There is a great sweep to humankind's ascent from brutishness: First came the mastery of fire, then the burial of the dead, the planting of crops, the weaving of cloth, the smelting of iron from the earth, the great movements of organized religion, industrialization, computerization, until finally we reached the point where we could all afford to forget how to smelt iron and instead focus on fashion questions, such as whether we look good in certain floral patterns.

"I told her I wanted a yellow cardigan, and she got me a cream cardigan with flowers on it. I don't do flowers. I do solids," says a woman named Vicki from Alexandria. She's walking into Hecht's at the Landmark Center mall on the day after Christmas, returning the gift she had so graciously received a day earlier from her stepmother.

Christmas is a time of consumer gorging that results in an inevitable dyspepsia. If Dec. 26 had its own sound effect it would be HAWWRROOOOF as millions of gifts are purged, usually merely exchanged for something similar, but often rejected outright, such as the "ring watch" that Danielle Bartoe of Reston got from her younger brother. It's a watch that you wear on your finger, like a ring. It cost $23.

"I thanked him very much for the thought," Bartoe says.

So there is an extraordinary sight on this day: people carrying giant bags of retail products into the stores, a coals-to-Newcastle sort of thing.

This may be the flip side to the explosion of merchandise: As the selection grows, so does the selectivity. Americans may have fallen behind the Japanese in the classroom and the factory, but we're geniuses in the mall.

For example, there's the mother-daughter combo of Peggy and Marianne Helms of Springfield, burdened with nine presents that they are returning to Landmark Center. Marianne is taking back a purse, two shirts, a tie, a tie rack and some Estee Lauder Micro-Moisture Bar Cleanser for Normal to Dry Skin. "I use a different formula," she explains. "I use Estee Lauder regular Beauty Bar for Normal to Dry Skin."

It's gotten to the point that people can't even keep presents that they purchased for themselves, if there's popular dissent. Bonnie Yezzi of Springfield bought herself a sweater that featured green leather fringe -- like the stuff that dangled from Elvis during his Vegas days. But when she opened it at Christmas the family gave it the thumbs down. She is back at Hecht's Wednesday morning.

"I don't like the green fringe," says daughter Holly Mays.

"I like it myself," says Mom weakly.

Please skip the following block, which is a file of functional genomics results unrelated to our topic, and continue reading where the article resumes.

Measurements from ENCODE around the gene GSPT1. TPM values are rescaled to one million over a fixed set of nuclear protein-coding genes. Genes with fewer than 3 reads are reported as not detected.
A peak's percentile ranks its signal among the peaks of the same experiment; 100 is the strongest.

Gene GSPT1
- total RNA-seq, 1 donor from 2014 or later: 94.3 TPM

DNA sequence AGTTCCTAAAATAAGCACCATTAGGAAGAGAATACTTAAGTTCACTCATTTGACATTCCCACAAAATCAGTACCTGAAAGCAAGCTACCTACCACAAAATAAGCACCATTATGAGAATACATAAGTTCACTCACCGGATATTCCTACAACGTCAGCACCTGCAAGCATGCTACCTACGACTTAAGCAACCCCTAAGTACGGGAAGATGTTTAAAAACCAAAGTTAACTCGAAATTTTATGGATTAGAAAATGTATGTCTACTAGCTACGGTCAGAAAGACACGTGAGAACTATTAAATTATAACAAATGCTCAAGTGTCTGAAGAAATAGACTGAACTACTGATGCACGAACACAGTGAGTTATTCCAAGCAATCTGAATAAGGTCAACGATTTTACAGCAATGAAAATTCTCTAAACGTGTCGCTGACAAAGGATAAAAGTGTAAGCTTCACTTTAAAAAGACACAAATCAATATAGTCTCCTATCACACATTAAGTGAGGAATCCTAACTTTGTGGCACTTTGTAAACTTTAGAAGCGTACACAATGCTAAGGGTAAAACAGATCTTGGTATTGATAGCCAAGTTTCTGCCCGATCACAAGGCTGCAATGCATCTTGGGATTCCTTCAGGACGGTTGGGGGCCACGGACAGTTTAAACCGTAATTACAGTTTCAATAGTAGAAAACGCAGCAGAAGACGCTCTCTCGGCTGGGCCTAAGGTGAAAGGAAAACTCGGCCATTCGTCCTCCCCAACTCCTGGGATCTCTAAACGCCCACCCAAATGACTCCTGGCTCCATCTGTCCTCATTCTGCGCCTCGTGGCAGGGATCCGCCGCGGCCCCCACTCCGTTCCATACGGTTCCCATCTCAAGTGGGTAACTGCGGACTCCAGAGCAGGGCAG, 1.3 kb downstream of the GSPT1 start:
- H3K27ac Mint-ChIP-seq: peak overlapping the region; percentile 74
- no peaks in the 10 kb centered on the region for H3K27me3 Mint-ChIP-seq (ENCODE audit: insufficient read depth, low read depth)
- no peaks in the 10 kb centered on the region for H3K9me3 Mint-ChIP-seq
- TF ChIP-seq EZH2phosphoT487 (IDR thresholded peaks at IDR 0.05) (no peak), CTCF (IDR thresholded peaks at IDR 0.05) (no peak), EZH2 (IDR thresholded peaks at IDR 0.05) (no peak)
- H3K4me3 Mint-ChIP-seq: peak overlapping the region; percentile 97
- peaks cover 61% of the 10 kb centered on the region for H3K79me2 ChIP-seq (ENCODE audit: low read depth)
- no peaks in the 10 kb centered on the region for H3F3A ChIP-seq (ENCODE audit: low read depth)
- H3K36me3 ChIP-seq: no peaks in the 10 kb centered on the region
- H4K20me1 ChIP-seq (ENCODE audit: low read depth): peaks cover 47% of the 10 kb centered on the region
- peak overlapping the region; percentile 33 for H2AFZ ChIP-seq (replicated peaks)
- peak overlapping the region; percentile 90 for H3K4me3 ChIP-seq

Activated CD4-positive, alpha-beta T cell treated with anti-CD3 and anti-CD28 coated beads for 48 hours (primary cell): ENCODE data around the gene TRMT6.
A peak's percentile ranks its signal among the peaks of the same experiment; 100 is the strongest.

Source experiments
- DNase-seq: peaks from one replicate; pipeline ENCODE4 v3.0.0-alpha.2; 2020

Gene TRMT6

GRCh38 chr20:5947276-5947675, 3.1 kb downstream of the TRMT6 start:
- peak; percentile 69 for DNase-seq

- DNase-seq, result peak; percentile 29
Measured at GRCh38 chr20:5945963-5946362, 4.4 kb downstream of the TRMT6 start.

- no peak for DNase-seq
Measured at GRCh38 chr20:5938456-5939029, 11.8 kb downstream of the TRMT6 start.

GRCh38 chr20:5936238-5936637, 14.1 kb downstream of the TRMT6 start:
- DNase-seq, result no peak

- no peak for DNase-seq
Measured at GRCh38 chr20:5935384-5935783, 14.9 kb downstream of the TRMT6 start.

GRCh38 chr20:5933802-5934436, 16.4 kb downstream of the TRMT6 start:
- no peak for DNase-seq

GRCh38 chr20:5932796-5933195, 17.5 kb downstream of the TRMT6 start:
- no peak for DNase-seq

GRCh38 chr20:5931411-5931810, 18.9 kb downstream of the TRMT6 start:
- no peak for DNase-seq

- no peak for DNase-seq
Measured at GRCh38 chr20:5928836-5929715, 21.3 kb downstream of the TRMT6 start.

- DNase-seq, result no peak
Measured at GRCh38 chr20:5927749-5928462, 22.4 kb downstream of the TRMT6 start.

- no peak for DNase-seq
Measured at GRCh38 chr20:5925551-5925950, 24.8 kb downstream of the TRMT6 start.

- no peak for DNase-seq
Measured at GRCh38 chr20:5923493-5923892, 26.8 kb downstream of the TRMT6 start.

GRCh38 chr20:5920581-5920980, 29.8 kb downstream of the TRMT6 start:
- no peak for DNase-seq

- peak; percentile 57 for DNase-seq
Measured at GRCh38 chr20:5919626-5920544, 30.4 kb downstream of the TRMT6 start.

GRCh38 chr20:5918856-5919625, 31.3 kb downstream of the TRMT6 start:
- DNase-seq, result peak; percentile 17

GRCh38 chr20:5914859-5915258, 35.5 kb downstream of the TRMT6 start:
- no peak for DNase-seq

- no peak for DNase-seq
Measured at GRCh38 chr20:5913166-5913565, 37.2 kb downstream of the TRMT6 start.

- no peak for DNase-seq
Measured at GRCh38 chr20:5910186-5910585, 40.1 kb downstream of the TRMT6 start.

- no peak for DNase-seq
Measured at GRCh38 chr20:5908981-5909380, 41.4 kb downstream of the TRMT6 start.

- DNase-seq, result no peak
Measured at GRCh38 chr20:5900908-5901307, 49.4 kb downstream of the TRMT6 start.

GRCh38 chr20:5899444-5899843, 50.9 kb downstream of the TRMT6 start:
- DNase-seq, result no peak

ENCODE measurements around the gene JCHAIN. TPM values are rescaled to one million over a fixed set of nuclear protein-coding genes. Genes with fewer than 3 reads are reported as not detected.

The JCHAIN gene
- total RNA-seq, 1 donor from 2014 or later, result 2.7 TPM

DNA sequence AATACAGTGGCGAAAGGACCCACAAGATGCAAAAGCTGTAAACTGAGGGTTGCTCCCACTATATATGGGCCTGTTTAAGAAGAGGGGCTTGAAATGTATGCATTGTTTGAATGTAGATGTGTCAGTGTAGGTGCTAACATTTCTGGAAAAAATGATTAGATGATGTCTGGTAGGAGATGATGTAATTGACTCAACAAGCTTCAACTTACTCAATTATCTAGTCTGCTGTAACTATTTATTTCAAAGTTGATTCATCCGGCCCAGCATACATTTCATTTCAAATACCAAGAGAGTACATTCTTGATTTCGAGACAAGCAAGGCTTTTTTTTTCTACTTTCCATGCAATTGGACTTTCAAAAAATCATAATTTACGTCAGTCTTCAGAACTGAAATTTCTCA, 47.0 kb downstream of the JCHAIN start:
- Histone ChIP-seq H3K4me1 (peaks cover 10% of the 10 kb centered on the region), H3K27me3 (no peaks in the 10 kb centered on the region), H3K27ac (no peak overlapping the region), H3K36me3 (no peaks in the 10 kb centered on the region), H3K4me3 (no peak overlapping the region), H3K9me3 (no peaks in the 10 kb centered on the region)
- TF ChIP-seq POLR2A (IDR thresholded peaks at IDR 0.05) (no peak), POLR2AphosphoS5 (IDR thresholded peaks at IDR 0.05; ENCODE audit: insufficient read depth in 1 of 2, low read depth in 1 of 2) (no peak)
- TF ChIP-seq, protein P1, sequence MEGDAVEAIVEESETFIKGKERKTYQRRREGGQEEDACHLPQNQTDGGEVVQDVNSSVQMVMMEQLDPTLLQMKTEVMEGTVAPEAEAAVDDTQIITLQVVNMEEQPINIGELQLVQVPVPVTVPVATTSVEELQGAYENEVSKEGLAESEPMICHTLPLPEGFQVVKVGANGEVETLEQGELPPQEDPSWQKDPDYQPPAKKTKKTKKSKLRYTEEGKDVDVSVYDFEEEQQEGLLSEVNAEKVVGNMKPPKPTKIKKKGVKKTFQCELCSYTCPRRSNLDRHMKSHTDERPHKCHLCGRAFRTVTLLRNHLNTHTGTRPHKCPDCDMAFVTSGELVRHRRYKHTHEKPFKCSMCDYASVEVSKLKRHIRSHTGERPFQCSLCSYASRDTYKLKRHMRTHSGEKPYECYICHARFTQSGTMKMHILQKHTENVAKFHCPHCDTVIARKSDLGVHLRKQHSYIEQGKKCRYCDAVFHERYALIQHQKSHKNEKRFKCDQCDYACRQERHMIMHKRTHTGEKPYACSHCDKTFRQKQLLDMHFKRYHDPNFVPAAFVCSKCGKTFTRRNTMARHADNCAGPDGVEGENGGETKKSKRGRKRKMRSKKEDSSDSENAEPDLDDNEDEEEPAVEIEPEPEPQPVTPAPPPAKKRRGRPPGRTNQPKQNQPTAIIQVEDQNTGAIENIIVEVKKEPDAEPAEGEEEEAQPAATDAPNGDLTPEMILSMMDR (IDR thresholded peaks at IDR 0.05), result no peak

"No," says the daughter.

Those who say there is no such thing as progress should consider the demise of the Returns line at department stores. It used to be that every store had a window marked "Returns" in some dusty back corner, and people would find themselves in the kinds of queues we now associate with Leningrad homemakers shopping for beef. The process was fundamentally antagonistic: Unless you could prove otherwise, it was assumed you had obtained the article in question through strong-arm robbery. Lynn Tikkala, manager of the Bombay Company at the Pentagon City mall, recalls: "You used to be able to expect a fight with somebody who was totally illiterate."

The second disincentive to returning things was a purely social consideration. To return a gift was almost unthinkable. Irene Kleeberg, spokeswoman for the National Retail Federation in New York City, says, "When I was growing up it wasn't polite. If someone gave you a present you suffered with that present."

But that was the age of simple things, when merchandise came in relatively few shapes and sizes, when a blender was a blender. Now there are more kinds of blenders than species of beetles in the Amazon. Consider the case of Aide Alvarez, whose son Tony gave her a girdle. But the wrong style of girdle. "He doesn't know how to get the right thing for me," Alvarez says, noting that she prefers a shorter cut in the hips.

The stores play along. The "smart stores," says Kleeberg, don't even require a receipt these days, and many don't even insist that you exchange the returned item for another. "This shocks me, but more stores are willing to give you actual cash."

Paradoxically, these liberalized rules pay dividends to the stores. Routinely, people returning gifts will use the credit, plus their own money, to buy something more expensive, maybe something that some slightly richer or luckier person has just rejected. In this way, shoppers move up the food chain, until eventually a girdle becomes a new Chevrolet.